Jim Paisner's 3-year-old grandson calls it running with "naked feet."
When the 62-year-old Massachusetts man heads outside for his five-mile run, even in the dead of a New England winter, he might be all bundled up against the cold -- but usually not all the way down.
"[Unless] I worry that I'll freeze my tootsies off ... I just run barefoot," he said.
Paisner, who runs a wholesale medical supplies company in Concord, Mass., said he's been a runner for most of his adult life, but has been dogged by injuries for the past few years. Even when he was younger, he said there was a "perfectly linear relationship between how much I ran and how much my knees hurt."
Frustrated, he searched for something that could keep the pain at bay. When he happened upon a Web site on barefoot running, he decided to try it out.
He said he started last April, just two ouch-filled driveway-lengths at a time. It took him a month to run one mile. Three months to reach five.
But now, he said, he's running like he never has.
"My knees feel great. My ankles feel great. I finish a run and my muscles can be tired, my legs [can be] tired, but my knees don't feel weird at all," he said. "For me, this, so far, has been amazing. ... There's just a pleasure that's come back to running."
Recent research indicates that there might be a scientific reason why.
Just this week, the journal Nature published a study by a Harvard evolutionary biologist showing that the way humans evolved to run is usually not the way they run now.
"We started running millions of years ago. The modern shoe was only invented in the 1970s," said Daniel Lieberman, a professor of human evolutionary biology at Harvard and the lead author of the study. "The motivation for the study was we wanted to know how humans ran before we got the big [running] shoes."
Lieberman and his partners studied several different groups of runners from the United States and Kenya, and found that barefoot runners tended to land toward the front or middle of the foot, but runners in modern cushioned shoes tended to land on the heel of the foot.
Where the foot first strikes the ground makes a difference, he said.
When you land on your heel, Lieberman said, a large proportion of your body weight comes to a dead stop and the impact is like someone hitting the bottom of your foot with a hammer 1.5 to three times your body weight.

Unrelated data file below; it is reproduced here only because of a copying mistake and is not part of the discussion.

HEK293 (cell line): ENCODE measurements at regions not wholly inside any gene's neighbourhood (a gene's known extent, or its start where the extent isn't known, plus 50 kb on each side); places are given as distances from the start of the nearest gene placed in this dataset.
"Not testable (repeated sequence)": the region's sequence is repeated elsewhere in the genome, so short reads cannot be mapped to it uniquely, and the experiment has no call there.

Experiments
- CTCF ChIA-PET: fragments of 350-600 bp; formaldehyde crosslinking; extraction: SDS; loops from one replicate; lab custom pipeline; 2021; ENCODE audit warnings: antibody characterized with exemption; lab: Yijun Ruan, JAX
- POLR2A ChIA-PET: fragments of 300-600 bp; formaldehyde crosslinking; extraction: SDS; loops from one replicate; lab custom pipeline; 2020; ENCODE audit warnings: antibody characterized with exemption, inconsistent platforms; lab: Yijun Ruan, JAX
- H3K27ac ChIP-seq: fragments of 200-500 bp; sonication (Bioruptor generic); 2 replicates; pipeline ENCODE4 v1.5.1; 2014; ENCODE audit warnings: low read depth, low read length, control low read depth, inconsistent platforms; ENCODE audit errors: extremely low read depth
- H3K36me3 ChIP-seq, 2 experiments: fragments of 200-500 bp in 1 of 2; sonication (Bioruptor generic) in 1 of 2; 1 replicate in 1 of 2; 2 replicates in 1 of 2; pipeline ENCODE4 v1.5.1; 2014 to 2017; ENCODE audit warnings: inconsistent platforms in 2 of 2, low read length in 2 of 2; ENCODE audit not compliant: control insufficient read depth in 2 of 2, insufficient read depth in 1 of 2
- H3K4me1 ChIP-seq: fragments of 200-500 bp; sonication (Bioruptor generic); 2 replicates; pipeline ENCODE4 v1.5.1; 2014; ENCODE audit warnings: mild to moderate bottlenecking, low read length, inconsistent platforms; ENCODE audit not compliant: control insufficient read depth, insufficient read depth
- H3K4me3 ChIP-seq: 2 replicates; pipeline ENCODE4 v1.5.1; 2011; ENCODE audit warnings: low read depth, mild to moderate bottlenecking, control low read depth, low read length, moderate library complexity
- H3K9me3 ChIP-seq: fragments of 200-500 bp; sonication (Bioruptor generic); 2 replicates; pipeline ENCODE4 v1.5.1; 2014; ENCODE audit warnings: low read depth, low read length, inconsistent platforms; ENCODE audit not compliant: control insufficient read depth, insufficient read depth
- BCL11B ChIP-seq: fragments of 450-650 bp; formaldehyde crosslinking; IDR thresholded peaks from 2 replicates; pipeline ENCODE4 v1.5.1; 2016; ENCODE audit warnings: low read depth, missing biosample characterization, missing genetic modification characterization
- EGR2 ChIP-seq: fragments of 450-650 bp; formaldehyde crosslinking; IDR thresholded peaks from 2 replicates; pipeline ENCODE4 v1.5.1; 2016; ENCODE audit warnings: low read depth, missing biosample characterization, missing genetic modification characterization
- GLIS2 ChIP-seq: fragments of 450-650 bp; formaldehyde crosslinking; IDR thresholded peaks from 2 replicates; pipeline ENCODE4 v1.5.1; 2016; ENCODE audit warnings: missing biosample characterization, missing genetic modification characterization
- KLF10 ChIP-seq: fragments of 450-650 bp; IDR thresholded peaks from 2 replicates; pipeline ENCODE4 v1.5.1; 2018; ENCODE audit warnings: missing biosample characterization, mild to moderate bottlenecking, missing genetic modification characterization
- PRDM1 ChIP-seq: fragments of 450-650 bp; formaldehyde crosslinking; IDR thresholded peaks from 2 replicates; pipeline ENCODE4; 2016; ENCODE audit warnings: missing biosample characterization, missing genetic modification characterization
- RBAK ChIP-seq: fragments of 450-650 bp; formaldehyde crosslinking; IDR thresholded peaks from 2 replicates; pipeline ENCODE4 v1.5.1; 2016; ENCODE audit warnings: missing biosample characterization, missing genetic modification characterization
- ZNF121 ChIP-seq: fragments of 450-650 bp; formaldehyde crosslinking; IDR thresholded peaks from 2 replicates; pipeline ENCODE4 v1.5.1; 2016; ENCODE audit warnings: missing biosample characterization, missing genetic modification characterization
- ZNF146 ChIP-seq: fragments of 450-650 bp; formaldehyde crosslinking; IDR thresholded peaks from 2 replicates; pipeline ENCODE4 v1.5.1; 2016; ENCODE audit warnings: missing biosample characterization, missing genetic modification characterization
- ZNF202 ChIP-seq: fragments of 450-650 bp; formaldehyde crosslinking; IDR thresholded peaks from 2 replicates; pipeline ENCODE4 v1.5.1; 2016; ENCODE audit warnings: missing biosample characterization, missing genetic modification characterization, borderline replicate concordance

But when you land toward the front of your foot, much less mass is involved in the collision, he added, reducing the impact and shock.
That kind of gait was probably more common when humans ran barefoot or in minimal shoes, the study said, and "may protect the feet and lower limbs from some of the impact-related injuries now experienced by a high percentage of runners."
While Lieberman said that part of the research was funded by a company that makes minimalist shoes (which encourage a barefoot-like running experience), it didn't have a role in the process or outcome.
He also emphasized that his research does not include data on injury or show that barefoot running is better for you, only that "it's a reasonable hypothesis that needs to be tested."
Shoed runners also can run toward the front or middle of the foot, and he said that there are trade-offs that accompany all styles of running.
While front-strike running might be collision-free and require less energy to run the same distances, it requires more calf and foot strength and more stretching of the Achilles tendon.
Lieberman personally enjoys running in minimalist shoes that make for a barefoot-like experience but said he isn't trying to overthrow the shoed majority.
"This is not about barefoot versus non-barefoot. It's about strike style," he said, adding that whichever style people choose, they need to be careful.
"About a third of runners get injured," he said. "What we need to do is try to figure out how different styles of running cause people to be injured."